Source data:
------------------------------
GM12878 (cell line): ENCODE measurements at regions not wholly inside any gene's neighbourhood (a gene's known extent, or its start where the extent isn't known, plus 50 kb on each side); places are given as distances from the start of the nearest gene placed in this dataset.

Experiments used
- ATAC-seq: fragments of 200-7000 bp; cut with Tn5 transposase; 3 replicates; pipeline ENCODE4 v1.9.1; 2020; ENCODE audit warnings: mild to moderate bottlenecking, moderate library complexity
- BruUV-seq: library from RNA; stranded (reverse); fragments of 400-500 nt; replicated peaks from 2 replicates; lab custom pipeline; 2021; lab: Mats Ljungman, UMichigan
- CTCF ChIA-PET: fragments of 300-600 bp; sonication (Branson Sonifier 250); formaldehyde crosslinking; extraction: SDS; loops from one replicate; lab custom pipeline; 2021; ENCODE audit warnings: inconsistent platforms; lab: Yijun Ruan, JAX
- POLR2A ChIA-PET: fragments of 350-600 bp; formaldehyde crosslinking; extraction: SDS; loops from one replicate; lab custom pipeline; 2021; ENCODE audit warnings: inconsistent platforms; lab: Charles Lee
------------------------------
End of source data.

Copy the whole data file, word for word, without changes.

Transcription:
GM12878 (cell line): ENCODE measurements at regions not wholly inside any gene's neighbourhood (a gene's known extent, or its start where the extent isn't known, plus 50 kb on each side); places are given as distances from the start of the nearest gene placed in this dataset.

Experiments used
- ATAC-seq: fragments of 200-7000 bp; cut with Tn5 transposase; 3 replicates; pipeline ENCODE4 v1.9.1; 2020; ENCODE audit warnings: mild to moderate bottlenecking, moderate library complexity
- BruUV-seq: library from RNA; stranded (reverse); fragments of 400-500 nt; replicated peaks from 2 replicates; lab custom pipeline; 2021; lab: Mats Ljungman, UMichigan
- CTCF ChIA-PET: fragments of 300-600 bp; sonication (Branson Sonifier 250); formaldehyde crosslinking; extraction: SDS; loops from one replicate; lab custom pipeline; 2021; ENCODE audit warnings: inconsistent platforms; lab: Yijun Ruan, JAX
- POLR2A ChIA-PET: fragments of 350-600 bp; formaldehyde crosslinking; extraction: SDS; loops from one replicate; lab custom pipeline; 2021; ENCODE audit warnings: inconsistent platforms; lab: Charles Lee